It is unfortunate, because they are missing out. 😉

        I will of course continue to read your writing. I quite love it and hope you keep it up. (I honestly have no doubt you will).

        Cheers! ^_^

        Liked by 1 person

      • Again, thank you so much! I wanted my stories to be genuine entertainment, so genuine likes and comments really mean a lot to me 🙂

        Oh yes, I will keep it up. The ‘writing master’ beckons, haha (as I’m sure you know!) The blog-o-sphere is really a great gift. Thanks again for reading and for all the great comments. Glad to know you were enthralled 🙂

        Liked by 2 people

      • Oh I quite know about writing and muses. Mine is extremely persistent. One might say torturously so.

        Cheers! ^_^

        Liked by 1 person

  6. Absinthe is Tinkerbell’s favorite drink!

    Liked by 1 person

  7. Vicky V says:

    I loved the description of the dancers – especially their thighs! Beautiful story 🙂

    Liked by 2 people

  8. theword36 says:

    This was VERY good! Belongs in a book!

    Liked by 1 person

    • Oh, thank you so much! I am really touched. This is your kind of story — Paris and all, eh? 🙂

      Liked by 1 person

      • theword36 says:

        Yes. You know these days I don’t know where the Paris love started. It seems many other folks never think of it! But you clearly read through some of the good old stories… I can see just by reading you!

        Liked by 2 people

      • Yes — the stories, the sentimentality and the MENTALITY. This is why a time machine is my dream… 🙂 Thanks again for reading so many posts, wow, I really do appreciate it!

        Liked by 2 people

      • theword36 says:

        They were good posts! I feel like all the other times I looked over at your blog I kept seeing poems and short posts -which I dug too! -but then all of a sudden I had it arranged differently so I was able to scroll through the posts easily and boom the stories came out! Which were very epic stories!! WordPress is arranged in a difficult manner for me lol I love the site because it shares the work but the format gets me .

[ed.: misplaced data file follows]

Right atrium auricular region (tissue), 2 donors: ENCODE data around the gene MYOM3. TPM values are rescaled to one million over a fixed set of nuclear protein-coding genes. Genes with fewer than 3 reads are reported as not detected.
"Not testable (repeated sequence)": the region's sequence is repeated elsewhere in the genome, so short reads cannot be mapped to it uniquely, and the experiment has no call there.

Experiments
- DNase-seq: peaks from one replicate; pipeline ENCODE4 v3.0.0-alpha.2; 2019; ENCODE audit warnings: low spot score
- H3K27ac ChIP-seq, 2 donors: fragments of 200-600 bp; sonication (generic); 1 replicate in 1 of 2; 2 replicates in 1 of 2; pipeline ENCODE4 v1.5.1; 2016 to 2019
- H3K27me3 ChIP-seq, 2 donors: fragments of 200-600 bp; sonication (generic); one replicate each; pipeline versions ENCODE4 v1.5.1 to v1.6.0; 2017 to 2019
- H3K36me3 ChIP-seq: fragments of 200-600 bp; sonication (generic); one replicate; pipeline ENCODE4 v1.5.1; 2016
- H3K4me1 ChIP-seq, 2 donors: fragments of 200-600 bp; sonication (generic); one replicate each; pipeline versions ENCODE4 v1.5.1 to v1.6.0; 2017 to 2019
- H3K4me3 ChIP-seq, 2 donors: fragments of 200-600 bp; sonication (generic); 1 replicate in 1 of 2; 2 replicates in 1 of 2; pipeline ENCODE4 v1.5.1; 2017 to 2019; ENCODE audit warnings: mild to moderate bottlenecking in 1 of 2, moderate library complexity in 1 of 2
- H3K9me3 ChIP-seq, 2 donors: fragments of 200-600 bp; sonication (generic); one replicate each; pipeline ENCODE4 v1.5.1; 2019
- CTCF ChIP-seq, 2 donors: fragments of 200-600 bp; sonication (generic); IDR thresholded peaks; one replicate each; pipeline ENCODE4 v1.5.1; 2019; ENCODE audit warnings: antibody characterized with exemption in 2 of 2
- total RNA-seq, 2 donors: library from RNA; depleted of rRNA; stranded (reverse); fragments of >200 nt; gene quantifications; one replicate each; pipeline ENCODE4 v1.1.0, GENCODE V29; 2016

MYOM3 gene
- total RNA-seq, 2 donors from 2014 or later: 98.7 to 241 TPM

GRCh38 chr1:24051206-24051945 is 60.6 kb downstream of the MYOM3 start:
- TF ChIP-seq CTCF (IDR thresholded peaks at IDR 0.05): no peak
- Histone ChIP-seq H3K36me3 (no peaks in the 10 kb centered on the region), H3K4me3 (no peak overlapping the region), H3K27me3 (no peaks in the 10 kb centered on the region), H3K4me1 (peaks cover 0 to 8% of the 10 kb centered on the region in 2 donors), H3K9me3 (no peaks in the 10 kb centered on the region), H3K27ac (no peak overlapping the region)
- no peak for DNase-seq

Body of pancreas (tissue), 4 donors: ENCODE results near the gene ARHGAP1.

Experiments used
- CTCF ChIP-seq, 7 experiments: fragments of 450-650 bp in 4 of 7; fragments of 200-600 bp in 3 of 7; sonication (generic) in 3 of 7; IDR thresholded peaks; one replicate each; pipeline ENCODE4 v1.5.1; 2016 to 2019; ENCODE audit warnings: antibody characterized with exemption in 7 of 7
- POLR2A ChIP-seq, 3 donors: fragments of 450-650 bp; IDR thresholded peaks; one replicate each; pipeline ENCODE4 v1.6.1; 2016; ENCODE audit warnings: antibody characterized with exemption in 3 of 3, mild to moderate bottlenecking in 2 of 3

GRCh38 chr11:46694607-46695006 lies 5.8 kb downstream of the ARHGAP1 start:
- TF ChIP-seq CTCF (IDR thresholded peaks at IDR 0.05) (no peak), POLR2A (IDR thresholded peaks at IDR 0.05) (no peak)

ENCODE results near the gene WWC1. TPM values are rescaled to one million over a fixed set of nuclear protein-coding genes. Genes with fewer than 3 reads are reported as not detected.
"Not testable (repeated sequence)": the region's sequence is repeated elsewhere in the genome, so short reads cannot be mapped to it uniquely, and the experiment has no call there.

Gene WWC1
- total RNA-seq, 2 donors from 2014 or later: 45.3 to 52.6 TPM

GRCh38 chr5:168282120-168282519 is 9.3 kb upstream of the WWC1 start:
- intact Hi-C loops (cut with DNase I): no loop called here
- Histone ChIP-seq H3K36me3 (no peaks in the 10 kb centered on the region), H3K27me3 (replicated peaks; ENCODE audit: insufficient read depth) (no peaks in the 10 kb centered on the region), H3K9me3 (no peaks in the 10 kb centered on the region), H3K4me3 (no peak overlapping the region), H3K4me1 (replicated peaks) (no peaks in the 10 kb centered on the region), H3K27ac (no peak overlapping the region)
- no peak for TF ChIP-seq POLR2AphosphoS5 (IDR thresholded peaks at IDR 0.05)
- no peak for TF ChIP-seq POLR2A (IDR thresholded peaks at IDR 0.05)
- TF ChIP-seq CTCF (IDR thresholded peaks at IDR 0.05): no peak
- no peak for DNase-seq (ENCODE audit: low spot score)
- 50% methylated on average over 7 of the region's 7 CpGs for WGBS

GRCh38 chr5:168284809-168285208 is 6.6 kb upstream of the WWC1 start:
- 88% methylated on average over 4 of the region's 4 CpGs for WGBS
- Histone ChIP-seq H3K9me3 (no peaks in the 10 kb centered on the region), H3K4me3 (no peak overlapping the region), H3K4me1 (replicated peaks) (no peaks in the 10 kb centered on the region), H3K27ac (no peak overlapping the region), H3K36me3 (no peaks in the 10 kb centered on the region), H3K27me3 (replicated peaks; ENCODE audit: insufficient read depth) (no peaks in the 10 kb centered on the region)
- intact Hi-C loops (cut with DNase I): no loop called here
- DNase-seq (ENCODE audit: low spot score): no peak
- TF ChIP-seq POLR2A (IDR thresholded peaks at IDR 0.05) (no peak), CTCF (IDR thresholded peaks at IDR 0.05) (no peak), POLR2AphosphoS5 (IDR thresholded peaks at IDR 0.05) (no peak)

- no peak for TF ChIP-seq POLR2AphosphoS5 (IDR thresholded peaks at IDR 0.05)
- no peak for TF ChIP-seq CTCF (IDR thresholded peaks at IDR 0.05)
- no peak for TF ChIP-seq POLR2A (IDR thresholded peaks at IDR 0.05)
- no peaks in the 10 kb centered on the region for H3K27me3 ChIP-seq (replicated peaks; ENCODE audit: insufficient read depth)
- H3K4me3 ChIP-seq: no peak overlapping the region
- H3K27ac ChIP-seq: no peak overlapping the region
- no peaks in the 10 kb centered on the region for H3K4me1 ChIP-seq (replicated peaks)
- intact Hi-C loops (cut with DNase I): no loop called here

Liked by 2 people

      • Ah — I am glad the stories revealed themselves to you and that you liked them so much 🙂 WordPress does take some getting used to for different sites. I am still trying to configure things…

        Liked by 2 people

      • theword36 says:

        If I can ask who are your favorite authors?

        Liked by 1 person

      • Oh, I have many favorites! Shakespeare, of course 🙂 I also love Anne Rice, Neil Gaiman, F.Scott Fitzgerald, Tennessee Williams and Jack Kerouac. Some lesser knowns are Tanith Lee, Graham Joyce, Anthony Burgess and Freda Warrington. For kids’ literature (which I read a lot!) I love Holly Black, Donna-Jo Napoli and of COURSE Lewis Carroll! Thanks for asking, I never tire of my favorite authors!

        Liked by 2 people

      • theword36 says:

        I have sometimes thought that I ought to try kids literature, and maybe even writing It, but I’m never sure. Recently I have been reading Lewis Carrol a bit and had never read him before. I read a few chapters from Anne Rice once with the vampire story. I can definitely see how that has influenced you. If you like Kerouac do you also like Burroughs? I started with Kerouac but then flew off to Burroughs. Anthony Burgess liked him a great deal. One of the Burroughs books I have here has a blurb from him.

        Liked by 2 people

      • I think it is fun to try reading and writing a bit of everything, that is how we find out what we like! 🙂

        Anne Rice to me is like the absolute MASTER. I just love her. I like Burroughs, but for some reason I have a hard time getting through his books. I also love Ginsberg for poetry. Burgess and Burroughs were both of the same ilk — a bit experimental and off beat in their writing. Really interesting people 🙂

        Liked by 2 people

      • theword36 says: